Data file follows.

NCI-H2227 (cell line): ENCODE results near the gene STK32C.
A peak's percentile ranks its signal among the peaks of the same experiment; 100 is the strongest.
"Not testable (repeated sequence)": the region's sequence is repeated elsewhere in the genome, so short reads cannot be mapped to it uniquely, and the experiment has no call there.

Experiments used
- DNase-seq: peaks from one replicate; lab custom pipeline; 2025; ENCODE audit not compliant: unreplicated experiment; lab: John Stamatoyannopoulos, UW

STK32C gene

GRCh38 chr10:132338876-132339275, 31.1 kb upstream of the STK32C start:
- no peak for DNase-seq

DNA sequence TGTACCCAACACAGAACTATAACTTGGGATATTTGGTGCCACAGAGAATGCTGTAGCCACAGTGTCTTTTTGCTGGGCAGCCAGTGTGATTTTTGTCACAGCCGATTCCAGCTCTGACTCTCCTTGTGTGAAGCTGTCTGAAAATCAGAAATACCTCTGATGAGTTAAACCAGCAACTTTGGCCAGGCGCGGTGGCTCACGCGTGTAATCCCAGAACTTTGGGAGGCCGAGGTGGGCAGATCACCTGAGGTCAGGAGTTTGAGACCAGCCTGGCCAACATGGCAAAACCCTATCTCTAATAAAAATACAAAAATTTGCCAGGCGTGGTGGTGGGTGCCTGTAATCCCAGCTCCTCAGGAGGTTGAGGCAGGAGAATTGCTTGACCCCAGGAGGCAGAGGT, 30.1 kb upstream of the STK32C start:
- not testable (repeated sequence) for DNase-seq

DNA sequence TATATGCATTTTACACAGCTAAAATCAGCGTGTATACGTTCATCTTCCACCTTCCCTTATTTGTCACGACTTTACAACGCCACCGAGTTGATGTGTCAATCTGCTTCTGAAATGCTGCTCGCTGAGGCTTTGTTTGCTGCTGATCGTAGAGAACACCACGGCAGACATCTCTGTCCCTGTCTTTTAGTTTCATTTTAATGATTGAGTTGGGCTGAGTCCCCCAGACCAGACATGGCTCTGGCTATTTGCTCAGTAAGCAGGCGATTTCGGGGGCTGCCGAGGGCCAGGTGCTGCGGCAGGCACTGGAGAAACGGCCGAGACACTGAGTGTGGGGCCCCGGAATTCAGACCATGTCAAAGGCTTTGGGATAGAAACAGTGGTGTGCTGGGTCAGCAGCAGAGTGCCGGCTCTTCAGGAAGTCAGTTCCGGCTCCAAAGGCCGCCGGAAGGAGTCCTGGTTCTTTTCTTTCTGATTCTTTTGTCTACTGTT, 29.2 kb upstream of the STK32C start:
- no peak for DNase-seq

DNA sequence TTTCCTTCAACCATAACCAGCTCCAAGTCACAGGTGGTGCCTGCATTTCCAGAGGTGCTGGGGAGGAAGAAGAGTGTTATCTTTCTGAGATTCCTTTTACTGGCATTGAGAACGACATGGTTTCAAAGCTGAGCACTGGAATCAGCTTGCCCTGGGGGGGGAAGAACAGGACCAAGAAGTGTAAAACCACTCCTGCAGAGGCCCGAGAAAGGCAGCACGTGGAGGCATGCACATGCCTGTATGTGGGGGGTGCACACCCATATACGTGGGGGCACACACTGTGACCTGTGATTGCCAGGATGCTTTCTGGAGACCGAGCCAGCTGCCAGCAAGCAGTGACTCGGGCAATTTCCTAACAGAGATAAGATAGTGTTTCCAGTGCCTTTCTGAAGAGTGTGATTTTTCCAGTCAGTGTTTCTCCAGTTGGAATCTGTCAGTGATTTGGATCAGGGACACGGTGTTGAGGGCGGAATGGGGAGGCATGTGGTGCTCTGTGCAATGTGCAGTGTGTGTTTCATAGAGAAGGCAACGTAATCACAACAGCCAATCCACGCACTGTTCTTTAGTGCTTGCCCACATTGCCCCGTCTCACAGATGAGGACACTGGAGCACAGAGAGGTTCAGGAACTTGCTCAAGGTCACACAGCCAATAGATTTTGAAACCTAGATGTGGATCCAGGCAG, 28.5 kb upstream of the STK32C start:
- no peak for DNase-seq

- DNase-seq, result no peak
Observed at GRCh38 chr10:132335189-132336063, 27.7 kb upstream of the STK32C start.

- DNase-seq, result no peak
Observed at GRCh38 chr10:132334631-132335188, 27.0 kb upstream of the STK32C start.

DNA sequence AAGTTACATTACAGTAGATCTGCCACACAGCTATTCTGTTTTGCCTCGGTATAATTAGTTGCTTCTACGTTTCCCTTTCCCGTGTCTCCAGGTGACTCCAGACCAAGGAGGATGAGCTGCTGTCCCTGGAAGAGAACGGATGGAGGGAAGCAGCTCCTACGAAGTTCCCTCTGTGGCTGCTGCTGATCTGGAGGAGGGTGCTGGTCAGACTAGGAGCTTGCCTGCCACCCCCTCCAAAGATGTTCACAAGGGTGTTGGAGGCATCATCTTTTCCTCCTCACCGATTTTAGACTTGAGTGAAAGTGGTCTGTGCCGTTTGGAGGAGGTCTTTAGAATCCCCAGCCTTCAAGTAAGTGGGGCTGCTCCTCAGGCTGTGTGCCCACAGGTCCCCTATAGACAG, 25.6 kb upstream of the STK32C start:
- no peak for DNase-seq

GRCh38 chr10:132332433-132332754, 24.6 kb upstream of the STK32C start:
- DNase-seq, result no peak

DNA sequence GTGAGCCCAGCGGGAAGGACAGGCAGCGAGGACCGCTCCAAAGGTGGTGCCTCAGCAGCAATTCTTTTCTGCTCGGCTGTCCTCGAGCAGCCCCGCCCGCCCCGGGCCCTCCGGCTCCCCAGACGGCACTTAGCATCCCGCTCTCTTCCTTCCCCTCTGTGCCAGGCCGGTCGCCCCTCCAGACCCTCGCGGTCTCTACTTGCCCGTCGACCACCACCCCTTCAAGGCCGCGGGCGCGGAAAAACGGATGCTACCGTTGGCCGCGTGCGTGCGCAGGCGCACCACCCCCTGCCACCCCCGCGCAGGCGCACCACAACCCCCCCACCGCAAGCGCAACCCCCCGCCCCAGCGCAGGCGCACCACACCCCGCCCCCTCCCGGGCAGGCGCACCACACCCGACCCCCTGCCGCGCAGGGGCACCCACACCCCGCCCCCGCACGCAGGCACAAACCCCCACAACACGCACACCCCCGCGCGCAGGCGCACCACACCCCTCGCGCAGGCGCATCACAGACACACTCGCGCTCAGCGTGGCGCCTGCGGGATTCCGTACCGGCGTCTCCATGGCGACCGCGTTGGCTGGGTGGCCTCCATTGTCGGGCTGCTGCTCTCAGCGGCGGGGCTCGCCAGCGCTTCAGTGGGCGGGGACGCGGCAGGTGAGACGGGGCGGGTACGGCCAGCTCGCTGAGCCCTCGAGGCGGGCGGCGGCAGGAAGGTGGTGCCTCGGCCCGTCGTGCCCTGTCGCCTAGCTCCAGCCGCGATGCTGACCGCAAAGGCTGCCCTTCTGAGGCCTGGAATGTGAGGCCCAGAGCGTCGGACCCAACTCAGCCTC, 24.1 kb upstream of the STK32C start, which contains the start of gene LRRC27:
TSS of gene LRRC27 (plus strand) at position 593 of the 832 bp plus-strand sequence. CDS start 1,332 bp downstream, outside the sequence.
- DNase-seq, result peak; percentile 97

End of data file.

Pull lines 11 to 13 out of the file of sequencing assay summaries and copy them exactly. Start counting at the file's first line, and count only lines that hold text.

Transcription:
DNA sequence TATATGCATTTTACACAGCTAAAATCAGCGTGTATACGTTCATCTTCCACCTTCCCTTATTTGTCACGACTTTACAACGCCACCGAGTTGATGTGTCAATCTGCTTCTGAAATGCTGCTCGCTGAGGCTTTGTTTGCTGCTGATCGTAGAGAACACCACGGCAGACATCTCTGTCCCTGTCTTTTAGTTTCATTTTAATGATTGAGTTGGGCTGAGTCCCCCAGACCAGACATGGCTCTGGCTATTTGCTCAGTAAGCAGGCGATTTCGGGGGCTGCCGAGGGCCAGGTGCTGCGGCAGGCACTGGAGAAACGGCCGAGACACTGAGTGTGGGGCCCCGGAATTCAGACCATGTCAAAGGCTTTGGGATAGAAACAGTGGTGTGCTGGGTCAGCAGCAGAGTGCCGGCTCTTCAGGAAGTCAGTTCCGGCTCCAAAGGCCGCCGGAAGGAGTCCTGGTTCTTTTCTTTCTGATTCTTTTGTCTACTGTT, 29.2 kb upstream of the STK32C start:
- no peak for DNase-seq

DNA sequence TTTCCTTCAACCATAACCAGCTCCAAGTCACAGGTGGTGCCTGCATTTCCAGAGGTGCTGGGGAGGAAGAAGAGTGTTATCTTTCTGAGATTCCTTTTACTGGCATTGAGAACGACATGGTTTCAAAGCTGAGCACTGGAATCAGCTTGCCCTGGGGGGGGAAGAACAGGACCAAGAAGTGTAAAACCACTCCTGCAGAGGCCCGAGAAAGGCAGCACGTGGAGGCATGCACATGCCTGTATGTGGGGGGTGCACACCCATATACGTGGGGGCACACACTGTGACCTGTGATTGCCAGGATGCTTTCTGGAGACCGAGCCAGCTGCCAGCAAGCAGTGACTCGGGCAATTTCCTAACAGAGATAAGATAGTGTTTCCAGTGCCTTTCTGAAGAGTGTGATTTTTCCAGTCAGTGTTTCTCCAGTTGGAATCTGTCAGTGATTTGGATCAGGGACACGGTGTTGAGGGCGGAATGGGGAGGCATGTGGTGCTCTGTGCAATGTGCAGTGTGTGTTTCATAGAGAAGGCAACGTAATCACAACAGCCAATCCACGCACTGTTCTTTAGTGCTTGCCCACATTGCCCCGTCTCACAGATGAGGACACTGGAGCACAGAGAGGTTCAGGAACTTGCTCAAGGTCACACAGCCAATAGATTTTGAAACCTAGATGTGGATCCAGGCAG, 28.5 kb upstream of the STK32C start: